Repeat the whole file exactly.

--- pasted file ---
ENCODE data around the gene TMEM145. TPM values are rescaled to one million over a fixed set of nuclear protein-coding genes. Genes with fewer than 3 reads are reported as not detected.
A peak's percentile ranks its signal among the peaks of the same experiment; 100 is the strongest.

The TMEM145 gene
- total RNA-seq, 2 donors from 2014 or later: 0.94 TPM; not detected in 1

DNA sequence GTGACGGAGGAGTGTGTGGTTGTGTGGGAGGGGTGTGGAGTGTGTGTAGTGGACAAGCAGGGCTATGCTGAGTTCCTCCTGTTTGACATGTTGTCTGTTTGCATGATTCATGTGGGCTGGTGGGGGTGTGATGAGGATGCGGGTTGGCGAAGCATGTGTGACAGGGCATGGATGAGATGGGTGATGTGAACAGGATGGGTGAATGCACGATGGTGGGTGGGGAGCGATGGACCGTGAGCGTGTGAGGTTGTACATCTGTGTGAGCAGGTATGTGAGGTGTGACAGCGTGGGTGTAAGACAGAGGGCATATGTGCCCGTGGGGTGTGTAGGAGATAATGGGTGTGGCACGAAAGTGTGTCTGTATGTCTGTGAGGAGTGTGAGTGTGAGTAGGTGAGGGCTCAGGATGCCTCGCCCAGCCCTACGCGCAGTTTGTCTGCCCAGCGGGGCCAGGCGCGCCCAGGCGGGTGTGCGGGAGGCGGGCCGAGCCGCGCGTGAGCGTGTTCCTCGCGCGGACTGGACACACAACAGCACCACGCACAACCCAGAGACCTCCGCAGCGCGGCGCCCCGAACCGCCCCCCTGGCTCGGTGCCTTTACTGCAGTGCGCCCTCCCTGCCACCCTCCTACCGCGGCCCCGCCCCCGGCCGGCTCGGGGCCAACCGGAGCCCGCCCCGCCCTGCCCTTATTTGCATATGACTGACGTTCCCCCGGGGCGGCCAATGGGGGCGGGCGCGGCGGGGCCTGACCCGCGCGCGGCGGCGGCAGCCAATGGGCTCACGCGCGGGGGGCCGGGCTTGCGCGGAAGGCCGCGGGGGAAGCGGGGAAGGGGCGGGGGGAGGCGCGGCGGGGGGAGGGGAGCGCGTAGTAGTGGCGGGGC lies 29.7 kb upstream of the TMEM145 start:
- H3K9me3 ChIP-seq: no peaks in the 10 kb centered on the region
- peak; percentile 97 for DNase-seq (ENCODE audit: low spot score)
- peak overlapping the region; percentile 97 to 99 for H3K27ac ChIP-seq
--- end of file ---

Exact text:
ENCODE data around the gene TMEM145. TPM values are rescaled to one million over a fixed set of nuclear protein-coding genes. Genes with fewer than 3 reads are reported as not detected.
A peak's percentile ranks its signal among the peaks of the same experiment; 100 is the strongest.

The TMEM145 gene
- total RNA-seq, 2 donors from 2014 or later: 0.94 TPM; not detected in 1

DNA sequence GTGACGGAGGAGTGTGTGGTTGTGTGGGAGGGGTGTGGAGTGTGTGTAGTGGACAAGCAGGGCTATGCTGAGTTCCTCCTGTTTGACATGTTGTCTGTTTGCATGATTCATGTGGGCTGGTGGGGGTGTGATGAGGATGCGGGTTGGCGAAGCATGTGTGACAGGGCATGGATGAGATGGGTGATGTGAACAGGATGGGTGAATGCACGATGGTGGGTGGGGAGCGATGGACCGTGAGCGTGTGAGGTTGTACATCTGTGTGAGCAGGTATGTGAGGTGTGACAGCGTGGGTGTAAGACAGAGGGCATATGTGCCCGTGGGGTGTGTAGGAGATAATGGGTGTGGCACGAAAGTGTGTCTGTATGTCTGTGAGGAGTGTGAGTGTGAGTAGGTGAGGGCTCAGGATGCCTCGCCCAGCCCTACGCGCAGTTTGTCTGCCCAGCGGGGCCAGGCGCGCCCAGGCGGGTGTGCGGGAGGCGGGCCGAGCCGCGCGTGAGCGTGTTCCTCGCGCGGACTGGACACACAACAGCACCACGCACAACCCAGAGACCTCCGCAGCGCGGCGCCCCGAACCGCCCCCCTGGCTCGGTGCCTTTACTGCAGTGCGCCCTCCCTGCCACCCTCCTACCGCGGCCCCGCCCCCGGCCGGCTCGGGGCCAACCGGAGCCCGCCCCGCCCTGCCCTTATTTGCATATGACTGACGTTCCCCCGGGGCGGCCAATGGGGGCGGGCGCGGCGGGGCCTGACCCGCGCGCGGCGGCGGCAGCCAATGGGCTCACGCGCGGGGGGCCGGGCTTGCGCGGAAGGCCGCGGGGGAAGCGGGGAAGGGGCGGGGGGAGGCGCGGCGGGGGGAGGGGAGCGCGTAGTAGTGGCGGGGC lies 29.7 kb upstream of the TMEM145 start:
- H3K9me3 ChIP-seq: no peaks in the 10 kb centered on the region
- peak; percentile 97 for DNase-seq (ENCODE audit: low spot score)
- peak overlapping the region; percentile 97 to 99 for H3K27ac ChIP-seq